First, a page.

Loooong pan of small-town Maine quaintness -- just how short did the original cut of this episode run, anyway? Did they only have twenty-eight minutes of footage or something? -- as The Folksy Guitar Of Small-Town Folksy Quaint Small-Townitude plucks away on the soundtrack. Twilight Zone snark from Dawson. Whatever -- you live in Capeside. You constantly refer to the smallness of Capeside. It's not like Willowby is that much smaller than where you live. So shut up. Anyway, Dawson and Gretchen have a quaint encounter with Irv, the proprietor of Irv's Garage. Exactly how quaint, you might ask? Well, Irv -- an Andy Griffith manqué -- has named his ancient truck "Eleanor Roosevelt." Yo -- that's quaint, baby! Turns out Irv can't help them tow the Jeep in, because Eleanor Roosevelt is having carburetor trouble, and he can't drive them in another car either because…oh, who gives a crap. Here's the short version: Dawson offers to help fix Eleanor Roosevelt, and then Irv can give them a ride back to Dawson's Jeep. Gretchen makes an unfunny joke about loving a man who smells like motor oil -- and she should know, since Dawson ordinarily wears a good pint of it on his head -- and wanders off to get food.
Jen and Joey get off the elevator in a posh office building. A sign on the door reads "Warner Saks Lindley Venture Group." Jen barges determinedly towards said door, but Joey stops her, reminding her that "urgent realization and revelation" (fuh?) brought Jen to New York to see, and confront, her father. Joey has a feeling that it'll "be one of the seminal moments in [Jen's] entire life," and she's "been there…or at least close enough to know that it only happens once," so Jen should take a moment to "think about what that's gonna be." Jen nods thoughtfully.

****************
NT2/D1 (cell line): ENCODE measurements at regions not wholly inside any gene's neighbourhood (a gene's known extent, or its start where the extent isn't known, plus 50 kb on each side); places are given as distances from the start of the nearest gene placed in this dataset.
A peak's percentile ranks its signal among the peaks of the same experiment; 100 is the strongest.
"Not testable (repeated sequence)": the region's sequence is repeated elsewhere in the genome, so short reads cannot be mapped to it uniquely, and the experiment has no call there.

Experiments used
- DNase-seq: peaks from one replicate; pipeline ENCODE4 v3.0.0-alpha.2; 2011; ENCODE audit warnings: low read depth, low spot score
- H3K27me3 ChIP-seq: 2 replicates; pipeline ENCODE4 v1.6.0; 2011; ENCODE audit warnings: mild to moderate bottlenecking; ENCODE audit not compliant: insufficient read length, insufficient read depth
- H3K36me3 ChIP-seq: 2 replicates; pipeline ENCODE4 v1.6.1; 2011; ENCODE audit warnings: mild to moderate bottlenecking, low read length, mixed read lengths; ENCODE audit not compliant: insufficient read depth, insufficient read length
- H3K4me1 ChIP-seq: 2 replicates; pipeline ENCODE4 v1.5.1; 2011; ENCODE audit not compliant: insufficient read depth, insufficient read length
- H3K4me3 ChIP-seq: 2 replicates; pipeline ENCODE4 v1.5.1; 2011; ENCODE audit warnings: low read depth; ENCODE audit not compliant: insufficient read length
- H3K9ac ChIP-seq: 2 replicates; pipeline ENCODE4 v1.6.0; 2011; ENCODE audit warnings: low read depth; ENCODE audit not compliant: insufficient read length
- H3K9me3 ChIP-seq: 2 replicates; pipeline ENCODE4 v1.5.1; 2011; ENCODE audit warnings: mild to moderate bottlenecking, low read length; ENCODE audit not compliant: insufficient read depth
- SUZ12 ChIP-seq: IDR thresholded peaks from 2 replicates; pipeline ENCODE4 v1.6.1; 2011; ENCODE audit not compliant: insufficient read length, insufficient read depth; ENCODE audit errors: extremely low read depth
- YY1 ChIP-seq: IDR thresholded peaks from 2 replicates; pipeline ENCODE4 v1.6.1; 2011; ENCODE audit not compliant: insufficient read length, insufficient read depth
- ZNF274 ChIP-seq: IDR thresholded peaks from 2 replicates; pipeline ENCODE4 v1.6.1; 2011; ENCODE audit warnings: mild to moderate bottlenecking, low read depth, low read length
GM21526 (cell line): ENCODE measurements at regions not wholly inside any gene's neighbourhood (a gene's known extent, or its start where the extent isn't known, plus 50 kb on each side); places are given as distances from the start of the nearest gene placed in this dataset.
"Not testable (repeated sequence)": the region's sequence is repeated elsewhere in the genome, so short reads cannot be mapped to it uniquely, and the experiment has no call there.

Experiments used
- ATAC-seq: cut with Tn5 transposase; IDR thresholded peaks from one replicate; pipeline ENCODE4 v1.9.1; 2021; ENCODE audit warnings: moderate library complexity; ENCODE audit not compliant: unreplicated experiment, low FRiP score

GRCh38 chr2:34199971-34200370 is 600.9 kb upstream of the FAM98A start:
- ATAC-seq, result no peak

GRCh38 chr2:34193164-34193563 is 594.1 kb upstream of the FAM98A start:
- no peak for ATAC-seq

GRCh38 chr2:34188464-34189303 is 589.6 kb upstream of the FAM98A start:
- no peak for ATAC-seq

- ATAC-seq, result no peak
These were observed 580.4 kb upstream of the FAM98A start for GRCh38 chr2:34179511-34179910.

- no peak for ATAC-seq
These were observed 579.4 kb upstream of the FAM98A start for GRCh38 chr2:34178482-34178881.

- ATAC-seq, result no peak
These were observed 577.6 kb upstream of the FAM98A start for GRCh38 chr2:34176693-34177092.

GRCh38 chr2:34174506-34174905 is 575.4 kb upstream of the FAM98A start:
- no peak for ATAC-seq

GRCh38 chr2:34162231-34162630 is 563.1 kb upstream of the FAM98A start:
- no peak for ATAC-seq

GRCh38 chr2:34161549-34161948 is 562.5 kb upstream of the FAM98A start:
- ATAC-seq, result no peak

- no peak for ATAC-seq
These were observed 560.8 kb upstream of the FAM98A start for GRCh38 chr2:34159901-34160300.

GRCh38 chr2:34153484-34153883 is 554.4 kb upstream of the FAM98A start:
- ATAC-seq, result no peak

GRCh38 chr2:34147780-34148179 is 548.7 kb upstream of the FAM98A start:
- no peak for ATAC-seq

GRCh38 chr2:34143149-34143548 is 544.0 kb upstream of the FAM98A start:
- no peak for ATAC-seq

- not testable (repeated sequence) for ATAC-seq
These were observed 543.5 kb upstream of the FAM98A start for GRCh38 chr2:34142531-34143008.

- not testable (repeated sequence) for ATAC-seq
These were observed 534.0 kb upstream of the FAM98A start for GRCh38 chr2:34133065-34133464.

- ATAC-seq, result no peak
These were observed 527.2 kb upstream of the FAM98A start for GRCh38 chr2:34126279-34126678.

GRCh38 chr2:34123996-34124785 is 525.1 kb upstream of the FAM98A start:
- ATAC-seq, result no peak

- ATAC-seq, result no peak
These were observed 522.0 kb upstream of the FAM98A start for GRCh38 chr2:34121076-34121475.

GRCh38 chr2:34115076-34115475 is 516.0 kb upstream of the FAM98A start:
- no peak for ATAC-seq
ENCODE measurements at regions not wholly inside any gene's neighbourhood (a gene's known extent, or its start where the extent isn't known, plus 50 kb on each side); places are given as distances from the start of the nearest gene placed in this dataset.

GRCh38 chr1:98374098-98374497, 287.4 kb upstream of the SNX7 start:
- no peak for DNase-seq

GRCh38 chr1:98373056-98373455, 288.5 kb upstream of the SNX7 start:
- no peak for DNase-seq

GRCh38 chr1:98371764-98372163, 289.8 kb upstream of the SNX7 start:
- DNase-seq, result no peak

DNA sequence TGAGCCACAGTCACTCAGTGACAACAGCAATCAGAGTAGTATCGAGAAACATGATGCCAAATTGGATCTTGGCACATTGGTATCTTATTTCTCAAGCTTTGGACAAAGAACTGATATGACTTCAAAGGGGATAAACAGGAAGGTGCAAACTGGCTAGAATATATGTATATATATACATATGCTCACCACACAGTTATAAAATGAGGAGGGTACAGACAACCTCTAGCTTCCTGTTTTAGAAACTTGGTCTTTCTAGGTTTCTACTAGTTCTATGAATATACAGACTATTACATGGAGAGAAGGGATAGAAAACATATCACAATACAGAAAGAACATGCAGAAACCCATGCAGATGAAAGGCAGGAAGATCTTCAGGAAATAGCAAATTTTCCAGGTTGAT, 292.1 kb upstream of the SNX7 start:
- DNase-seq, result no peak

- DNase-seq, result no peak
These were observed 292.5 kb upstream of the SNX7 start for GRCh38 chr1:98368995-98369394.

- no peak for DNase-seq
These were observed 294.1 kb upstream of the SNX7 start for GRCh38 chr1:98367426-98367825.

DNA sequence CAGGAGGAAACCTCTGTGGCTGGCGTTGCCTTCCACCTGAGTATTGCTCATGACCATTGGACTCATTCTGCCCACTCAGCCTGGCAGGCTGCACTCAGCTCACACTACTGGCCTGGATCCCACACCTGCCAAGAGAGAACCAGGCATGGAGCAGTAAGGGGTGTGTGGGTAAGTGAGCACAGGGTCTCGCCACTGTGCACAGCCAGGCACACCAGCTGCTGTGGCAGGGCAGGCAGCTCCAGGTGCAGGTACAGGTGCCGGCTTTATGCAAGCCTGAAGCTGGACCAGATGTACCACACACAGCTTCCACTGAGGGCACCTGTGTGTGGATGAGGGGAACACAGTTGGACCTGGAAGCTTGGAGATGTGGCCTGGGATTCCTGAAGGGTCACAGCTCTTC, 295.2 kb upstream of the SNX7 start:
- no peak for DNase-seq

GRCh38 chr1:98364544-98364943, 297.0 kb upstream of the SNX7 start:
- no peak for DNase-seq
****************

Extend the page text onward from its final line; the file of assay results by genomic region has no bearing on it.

Capeside cafeteria. Pacey's poignant situation is brought home to us by the frustratingly empty ketchup bottle at his table, where he sits sad and alone. The ketchup bottle makes one last flizzorrrrpptt sound to symbolize how empty Pacey feels -- do you get it? Because I can go over it again. No? You sure? Okay. Pacey glares over at Drue, who's chatting up a couple of blondes about the quiz at a nearby table. Drue looks over, smiling sleazily. Pacey makes an almost imperceptible "let's blow this joint" motion with his head, and Drue nods back at him.
Office bathroom, where Jen splashes water on her face and Joey sits on the sink, looking concerned again. Jen blots her face. Joey asks quietly, "Jen…what happened to you?" Jen, close to tears again, says that she used to hate Capeside as a kid; Grams terrified her, and whenever her mother decided to go visit, Jen "just completely didn't want to go." One time when Jen was twelve, on a Friday, her mother planned to bring her to Capeside, and her father "had all this work to do" so he didn't go, and Jen fought and complained all the way to the train station, but for some reason, Jen's mother let her off the hook and told her to go home and spend the weekend with her dad. Jen, leaning against a stall partition now, struggles not to cry as she goes on to say that it shocked her that she'd won the argument, that she'd gotten out of going to Capeside and could spend a whole weekend with her father; Joey listens, and when Jen gets to the part about spending a whole weekend with her dad, Joey smiles regretfully, probably thinking about her own father. Jen starts to say, "I really loved my dad, but --" and then someone else comes in to use the ladies', so the girls exchange a "we'll do this later" look and grab their bags to leave. Good acting by both actresses there.